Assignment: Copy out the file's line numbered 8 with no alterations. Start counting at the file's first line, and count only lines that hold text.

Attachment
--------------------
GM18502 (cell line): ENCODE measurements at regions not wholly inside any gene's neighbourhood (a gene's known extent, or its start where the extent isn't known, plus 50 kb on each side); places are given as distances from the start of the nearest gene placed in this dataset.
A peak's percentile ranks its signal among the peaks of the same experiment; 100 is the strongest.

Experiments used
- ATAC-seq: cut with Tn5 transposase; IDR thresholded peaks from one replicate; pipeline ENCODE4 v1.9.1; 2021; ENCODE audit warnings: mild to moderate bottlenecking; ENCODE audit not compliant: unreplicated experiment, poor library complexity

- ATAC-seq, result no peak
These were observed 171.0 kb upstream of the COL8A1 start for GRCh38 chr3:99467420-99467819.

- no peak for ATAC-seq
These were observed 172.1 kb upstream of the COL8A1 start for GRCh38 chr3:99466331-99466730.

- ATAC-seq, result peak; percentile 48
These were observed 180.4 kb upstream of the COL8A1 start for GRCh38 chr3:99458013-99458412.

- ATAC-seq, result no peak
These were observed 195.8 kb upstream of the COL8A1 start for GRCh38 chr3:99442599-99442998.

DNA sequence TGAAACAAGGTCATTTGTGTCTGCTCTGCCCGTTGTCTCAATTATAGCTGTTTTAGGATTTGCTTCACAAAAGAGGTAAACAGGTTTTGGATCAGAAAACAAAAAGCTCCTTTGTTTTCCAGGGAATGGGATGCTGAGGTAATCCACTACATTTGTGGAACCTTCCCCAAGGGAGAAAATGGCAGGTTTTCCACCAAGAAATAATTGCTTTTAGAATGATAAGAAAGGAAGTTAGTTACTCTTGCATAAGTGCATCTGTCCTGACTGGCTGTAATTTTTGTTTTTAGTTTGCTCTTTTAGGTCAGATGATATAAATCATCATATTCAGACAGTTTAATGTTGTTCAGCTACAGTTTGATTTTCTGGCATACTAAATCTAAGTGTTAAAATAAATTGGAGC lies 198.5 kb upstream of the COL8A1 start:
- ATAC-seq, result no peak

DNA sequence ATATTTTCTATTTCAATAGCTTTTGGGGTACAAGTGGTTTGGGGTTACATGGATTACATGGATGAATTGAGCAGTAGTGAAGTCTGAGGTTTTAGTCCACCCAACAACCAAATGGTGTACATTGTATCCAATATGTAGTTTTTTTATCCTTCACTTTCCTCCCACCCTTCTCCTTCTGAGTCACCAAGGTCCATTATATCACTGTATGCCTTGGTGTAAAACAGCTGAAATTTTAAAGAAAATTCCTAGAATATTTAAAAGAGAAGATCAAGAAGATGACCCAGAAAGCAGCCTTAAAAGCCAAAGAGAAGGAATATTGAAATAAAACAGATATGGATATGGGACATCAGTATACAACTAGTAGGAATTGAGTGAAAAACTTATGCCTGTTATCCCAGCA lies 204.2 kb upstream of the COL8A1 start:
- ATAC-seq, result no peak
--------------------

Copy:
These were observed 172.1 kb upstream of the COL8A1 start for GRCh38 chr3:99466331-99466730.